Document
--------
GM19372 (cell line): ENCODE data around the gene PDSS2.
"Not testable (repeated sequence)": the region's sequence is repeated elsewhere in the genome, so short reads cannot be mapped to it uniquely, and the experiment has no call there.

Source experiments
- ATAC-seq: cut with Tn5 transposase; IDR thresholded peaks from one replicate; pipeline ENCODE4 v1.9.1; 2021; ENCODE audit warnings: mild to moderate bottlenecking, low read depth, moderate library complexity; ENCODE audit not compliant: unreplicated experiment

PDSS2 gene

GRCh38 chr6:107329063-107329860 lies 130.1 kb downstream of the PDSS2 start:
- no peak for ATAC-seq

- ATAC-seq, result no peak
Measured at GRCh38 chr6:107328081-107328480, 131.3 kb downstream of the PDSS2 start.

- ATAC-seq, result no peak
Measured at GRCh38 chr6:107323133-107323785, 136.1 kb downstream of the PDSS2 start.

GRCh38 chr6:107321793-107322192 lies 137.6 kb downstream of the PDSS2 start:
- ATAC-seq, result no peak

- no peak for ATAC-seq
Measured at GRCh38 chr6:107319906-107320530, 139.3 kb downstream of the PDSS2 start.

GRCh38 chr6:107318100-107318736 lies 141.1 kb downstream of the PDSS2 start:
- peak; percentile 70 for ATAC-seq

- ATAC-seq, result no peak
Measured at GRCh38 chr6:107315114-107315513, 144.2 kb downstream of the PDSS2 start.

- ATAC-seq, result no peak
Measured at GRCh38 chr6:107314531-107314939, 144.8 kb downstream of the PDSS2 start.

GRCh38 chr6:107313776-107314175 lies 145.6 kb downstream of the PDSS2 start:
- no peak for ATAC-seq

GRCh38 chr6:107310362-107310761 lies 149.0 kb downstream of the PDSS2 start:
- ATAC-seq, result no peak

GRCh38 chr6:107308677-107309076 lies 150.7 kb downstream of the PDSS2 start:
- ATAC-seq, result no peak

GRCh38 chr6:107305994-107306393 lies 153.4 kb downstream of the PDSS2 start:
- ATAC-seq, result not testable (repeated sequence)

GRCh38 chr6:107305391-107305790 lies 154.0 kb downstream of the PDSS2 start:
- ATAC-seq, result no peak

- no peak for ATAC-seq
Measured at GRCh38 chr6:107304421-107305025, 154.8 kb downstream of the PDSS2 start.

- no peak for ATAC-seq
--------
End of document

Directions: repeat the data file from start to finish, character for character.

GM19372 (cell line): ENCODE data around the gene PDSS2.
"Not testable (repeated sequence)": the region's sequence is repeated elsewhere in the genome, so short reads cannot be mapped to it uniquely, and the experiment has no call there.

Source experiments
- ATAC-seq: cut with Tn5 transposase; IDR thresholded peaks from one replicate; pipeline ENCODE4 v1.9.1; 2021; ENCODE audit warnings: mild to moderate bottlenecking, low read depth, moderate library complexity; ENCODE audit not compliant: unreplicated experiment

PDSS2 gene

GRCh38 chr6:107329063-107329860 lies 130.1 kb downstream of the PDSS2 start:
- no peak for ATAC-seq

- ATAC-seq, result no peak
Measured at GRCh38 chr6:107328081-107328480, 131.3 kb downstream of the PDSS2 start.

- ATAC-seq, result no peak
Measured at GRCh38 chr6:107323133-107323785, 136.1 kb downstream of the PDSS2 start.

GRCh38 chr6:107321793-107322192 lies 137.6 kb downstream of the PDSS2 start:
- ATAC-seq, result no peak

- no peak for ATAC-seq
Measured at GRCh38 chr6:107319906-107320530, 139.3 kb downstream of the PDSS2 start.

GRCh38 chr6:107318100-107318736 lies 141.1 kb downstream of the PDSS2 start:
- peak; percentile 70 for ATAC-seq

- ATAC-seq, result no peak
Measured at GRCh38 chr6:107315114-107315513, 144.2 kb downstream of the PDSS2 start.

- ATAC-seq, result no peak
Measured at GRCh38 chr6:107314531-107314939, 144.8 kb downstream of the PDSS2 start.

GRCh38 chr6:107313776-107314175 lies 145.6 kb downstream of the PDSS2 start:
- no peak for ATAC-seq

GRCh38 chr6:107310362-107310761 lies 149.0 kb downstream of the PDSS2 start:
- ATAC-seq, result no peak

GRCh38 chr6:107308677-107309076 lies 150.7 kb downstream of the PDSS2 start:
- ATAC-seq, result no peak

GRCh38 chr6:107305994-107306393 lies 153.4 kb downstream of the PDSS2 start:
- ATAC-seq, result not testable (repeated sequence)

GRCh38 chr6:107305391-107305790 lies 154.0 kb downstream of the PDSS2 start:
- ATAC-seq, result no peak

- no peak for ATAC-seq
Measured at GRCh38 chr6:107304421-107305025, 154.8 kb downstream of the PDSS2 start.

- no peak for ATAC-seq